Rigging adds bones to your models so that you can make them move with the Animator.
In the VoxEdit Animator, you can create a node hierarchy to control the movement of the different parts of your entity.
You need to prepare your asset before rigging it. First, you need to break the asset down into smaller parts and then articulate them in the Animator Module.
In the above examples, you can see the whole entity versus a broken down entity. In order to simulate the movements of the animal, you need to break it down into smaller sections such as Head/Neck/Torso/Pelvis/Tail01/Tail02/Tail03/ FrontLeg01/FrontLeg02/FrontFoot/BackLeg01/ BackLeg02/BackLeg03/BackFoot.
In this way, a one-piece asset becomes 14 smaller assets. These smaller parts are then imported to the Animator Module for rigging.
If you find rigging a bit hard but want to give life to your designs, check the Templates page for some predesigned rigs you can use as a base.


Nodes are points that allow you to rotate and move models (VXMs) in a 3D area.
Nodes can be grouped to establish hierarchies, and are useful for creating relationships between different parts of your asset.
For example in a human character, the shoulder node is the parent of the arm node, the arm node is the parent node of the hand, and the hand is the parent node of the fingers.
In this way, if you move or rotate the shoulder node, all the child nodes will follow its movement.
This is the same for anything you want to animate, so if you want to create an electric switch, a door, or a vehicle, the same node-based system still applies.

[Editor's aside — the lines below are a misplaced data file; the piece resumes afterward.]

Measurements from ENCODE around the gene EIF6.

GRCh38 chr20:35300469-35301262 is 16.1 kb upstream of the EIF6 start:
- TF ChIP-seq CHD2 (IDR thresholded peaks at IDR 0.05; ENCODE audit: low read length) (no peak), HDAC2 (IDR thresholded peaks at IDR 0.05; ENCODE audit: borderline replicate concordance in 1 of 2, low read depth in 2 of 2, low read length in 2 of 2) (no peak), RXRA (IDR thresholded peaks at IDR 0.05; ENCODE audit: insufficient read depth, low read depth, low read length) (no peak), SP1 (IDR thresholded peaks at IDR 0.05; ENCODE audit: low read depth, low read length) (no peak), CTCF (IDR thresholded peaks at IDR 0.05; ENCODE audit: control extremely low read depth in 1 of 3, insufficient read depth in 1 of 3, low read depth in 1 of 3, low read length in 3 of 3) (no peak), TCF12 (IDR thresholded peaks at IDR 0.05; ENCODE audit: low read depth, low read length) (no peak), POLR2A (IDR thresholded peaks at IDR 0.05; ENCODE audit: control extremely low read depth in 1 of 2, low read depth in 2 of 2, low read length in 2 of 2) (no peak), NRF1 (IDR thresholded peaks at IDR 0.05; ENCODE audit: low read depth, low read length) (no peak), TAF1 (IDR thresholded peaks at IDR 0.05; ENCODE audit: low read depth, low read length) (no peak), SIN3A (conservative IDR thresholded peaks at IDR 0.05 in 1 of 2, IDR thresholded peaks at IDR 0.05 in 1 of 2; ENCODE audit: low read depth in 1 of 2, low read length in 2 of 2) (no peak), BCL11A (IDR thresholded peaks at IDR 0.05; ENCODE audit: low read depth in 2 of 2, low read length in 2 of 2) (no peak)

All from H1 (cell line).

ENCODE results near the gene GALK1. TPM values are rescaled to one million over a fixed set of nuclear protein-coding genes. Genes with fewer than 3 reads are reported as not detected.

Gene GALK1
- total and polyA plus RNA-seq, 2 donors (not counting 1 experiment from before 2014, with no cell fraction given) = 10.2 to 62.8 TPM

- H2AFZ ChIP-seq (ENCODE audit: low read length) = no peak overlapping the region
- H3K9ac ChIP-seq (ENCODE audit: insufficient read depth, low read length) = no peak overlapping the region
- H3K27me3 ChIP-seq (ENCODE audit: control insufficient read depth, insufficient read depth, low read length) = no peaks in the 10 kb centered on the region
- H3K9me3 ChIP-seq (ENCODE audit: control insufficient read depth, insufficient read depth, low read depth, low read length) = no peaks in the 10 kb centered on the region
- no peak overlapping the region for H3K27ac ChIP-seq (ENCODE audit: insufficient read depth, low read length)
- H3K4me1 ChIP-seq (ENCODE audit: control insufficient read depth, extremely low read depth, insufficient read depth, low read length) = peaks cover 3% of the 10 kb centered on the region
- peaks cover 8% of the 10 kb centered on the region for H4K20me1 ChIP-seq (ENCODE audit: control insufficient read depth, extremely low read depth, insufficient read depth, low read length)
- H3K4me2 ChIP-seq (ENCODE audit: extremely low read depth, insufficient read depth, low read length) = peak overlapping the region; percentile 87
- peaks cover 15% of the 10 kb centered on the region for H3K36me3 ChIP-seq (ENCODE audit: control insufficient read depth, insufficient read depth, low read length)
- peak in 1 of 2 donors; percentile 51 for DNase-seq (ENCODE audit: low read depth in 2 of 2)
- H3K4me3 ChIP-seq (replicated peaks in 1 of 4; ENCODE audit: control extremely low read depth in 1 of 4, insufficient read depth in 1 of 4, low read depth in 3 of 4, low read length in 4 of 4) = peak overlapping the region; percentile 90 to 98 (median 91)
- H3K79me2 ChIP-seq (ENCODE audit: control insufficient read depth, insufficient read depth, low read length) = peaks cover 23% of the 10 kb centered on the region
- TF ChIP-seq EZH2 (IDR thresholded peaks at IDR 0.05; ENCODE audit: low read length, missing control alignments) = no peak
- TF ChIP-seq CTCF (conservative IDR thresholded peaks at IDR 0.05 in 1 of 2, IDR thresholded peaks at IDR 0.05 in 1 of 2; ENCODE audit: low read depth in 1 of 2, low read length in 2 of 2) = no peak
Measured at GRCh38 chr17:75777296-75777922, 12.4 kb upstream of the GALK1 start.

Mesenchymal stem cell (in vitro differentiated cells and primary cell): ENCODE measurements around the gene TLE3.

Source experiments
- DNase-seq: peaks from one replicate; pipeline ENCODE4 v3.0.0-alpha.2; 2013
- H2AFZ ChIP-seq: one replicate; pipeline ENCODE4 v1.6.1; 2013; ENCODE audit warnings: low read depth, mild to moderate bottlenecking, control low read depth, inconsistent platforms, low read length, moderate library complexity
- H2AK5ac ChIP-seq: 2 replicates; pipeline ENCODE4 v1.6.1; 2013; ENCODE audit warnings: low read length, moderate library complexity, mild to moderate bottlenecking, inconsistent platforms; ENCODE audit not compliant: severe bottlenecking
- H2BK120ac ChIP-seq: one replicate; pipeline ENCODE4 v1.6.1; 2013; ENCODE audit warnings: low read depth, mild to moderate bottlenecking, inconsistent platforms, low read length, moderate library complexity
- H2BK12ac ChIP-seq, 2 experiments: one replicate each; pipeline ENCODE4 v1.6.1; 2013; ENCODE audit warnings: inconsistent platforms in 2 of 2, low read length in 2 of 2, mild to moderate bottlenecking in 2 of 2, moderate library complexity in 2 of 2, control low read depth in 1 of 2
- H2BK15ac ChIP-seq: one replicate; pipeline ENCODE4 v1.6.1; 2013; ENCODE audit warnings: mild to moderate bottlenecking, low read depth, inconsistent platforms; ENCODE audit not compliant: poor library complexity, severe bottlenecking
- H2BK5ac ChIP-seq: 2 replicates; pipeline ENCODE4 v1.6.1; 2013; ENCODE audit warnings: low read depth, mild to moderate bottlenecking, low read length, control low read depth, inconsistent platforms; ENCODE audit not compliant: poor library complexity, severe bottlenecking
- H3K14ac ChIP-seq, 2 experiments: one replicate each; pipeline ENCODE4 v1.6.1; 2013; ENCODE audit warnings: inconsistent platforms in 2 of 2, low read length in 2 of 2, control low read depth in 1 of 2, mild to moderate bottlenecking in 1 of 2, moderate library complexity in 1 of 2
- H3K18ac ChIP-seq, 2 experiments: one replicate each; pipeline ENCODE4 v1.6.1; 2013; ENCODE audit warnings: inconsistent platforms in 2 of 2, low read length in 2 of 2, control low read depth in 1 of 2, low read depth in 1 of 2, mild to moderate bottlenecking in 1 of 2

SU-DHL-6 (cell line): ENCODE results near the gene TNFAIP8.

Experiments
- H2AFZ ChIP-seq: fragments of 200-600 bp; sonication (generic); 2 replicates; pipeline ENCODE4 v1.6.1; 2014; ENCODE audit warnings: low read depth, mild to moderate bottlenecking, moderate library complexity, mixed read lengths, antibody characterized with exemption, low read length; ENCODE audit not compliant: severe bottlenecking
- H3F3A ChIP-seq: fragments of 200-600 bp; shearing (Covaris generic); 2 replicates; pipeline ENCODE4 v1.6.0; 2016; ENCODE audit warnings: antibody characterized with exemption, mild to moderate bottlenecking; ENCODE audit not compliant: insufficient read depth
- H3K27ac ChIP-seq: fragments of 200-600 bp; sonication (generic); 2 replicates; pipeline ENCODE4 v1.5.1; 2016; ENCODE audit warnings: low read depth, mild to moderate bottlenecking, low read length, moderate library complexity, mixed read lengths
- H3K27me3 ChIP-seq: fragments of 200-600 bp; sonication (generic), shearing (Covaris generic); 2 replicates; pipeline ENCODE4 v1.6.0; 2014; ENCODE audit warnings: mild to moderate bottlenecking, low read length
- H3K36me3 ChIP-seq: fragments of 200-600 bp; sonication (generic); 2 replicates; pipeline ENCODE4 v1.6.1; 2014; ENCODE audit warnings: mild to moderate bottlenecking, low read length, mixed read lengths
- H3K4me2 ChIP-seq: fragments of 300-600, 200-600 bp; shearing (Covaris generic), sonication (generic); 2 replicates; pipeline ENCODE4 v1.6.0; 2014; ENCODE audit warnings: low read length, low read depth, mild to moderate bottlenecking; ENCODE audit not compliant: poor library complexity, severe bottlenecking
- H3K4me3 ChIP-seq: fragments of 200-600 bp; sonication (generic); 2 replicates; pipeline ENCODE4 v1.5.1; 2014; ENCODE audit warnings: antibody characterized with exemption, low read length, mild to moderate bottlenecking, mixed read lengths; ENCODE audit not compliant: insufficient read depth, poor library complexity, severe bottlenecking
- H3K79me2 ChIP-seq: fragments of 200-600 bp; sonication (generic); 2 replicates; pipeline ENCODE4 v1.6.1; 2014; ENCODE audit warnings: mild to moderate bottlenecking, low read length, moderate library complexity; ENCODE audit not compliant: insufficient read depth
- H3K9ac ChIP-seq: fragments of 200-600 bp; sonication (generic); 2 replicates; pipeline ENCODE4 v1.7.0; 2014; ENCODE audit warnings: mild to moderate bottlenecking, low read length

Not all rigged assets need to be animated though.
An animated asset becomes an entity that can have different behaviours in the game.
However, a non-animated rigged asset can be used to create more complex structures, such as a tree and its branches, or a traffic light.

Node Names

Make sure that every node has a unique name, otherwise, it will cause problems with your animations in the Marketplace and the Game maker. The following example has duplicated node names, which causes differences in animation between VoxEdit )on the left) and the Marketplace preview (on the right).

Number of Nodes

In order for each player to fully enjoy the game, it is important to ensure that all assets are optimized.
The number of faces and the number of nodes must be reduced as much as possible.
In the next example, one shelf has each item as a separate node, and the second has all the items on each shelf as one node.
The second image is better optimised for performance, and this kind of reduction in nodes should be attempted where ever possible.

Space Between Elements

If you want to separate some similar elements, but not too much, the best idea is not necessarily to use a lot of nodes.
In this example, there are too many nodes, with each milk bottle using a separate node. ❌
Because the milk packs are on a shelf the players won’t be able to notice the back, so we only need to separate the front.
This version is much better because we have fewer faces. This is achieved by creating one node and filling in the spaces between the packs with a darker colour. This means only three individual nodes for the extra bottles are needed at the front. ✔️
It's also useful to reduce the overall item count where possible.
In the below image you can see a shelf where some items have been removed while still achieving a similar result, however, it requires fewer nodes which will have a positive impact on performance.